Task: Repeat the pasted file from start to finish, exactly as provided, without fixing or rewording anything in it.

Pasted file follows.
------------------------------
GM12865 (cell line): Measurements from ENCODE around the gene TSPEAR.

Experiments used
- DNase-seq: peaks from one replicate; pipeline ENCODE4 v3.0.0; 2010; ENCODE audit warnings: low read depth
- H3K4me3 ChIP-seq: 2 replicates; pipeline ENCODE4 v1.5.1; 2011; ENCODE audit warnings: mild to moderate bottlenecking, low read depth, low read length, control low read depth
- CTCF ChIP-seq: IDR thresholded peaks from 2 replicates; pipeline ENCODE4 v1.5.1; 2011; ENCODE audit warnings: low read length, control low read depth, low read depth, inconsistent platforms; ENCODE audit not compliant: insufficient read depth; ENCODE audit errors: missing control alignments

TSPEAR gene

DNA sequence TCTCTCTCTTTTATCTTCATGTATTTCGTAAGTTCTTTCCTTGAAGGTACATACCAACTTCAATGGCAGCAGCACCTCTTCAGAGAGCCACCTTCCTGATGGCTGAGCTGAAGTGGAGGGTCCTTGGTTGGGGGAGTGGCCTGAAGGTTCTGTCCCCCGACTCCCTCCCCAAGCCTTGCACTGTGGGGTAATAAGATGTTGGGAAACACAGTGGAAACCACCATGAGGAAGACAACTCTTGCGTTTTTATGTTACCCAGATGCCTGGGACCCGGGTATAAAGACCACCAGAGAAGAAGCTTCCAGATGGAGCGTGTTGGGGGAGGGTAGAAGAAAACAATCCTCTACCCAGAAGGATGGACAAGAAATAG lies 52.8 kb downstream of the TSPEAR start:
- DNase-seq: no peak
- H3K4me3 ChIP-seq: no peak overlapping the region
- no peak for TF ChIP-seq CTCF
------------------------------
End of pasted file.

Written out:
GM12865 (cell line): Measurements from ENCODE around the gene TSPEAR.

Experiments used
- DNase-seq: peaks from one replicate; pipeline ENCODE4 v3.0.0; 2010; ENCODE audit warnings: low read depth
- H3K4me3 ChIP-seq: 2 replicates; pipeline ENCODE4 v1.5.1; 2011; ENCODE audit warnings: mild to moderate bottlenecking, low read depth, low read length, control low read depth
- CTCF ChIP-seq: IDR thresholded peaks from 2 replicates; pipeline ENCODE4 v1.5.1; 2011; ENCODE audit warnings: low read length, control low read depth, low read depth, inconsistent platforms; ENCODE audit not compliant: insufficient read depth; ENCODE audit errors: missing control alignments

TSPEAR gene

DNA sequence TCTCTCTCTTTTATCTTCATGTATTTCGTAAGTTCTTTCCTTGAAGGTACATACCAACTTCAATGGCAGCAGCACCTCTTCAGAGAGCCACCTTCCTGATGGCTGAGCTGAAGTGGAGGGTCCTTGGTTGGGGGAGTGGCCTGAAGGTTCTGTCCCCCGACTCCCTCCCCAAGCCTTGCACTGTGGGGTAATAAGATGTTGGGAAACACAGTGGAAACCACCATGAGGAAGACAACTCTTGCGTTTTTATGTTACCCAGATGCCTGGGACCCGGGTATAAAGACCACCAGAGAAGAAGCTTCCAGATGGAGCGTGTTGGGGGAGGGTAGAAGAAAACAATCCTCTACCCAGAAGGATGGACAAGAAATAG lies 52.8 kb downstream of the TSPEAR start:
- DNase-seq: no peak
- H3K4me3 ChIP-seq: no peak overlapping the region
- no peak for TF ChIP-seq CTCF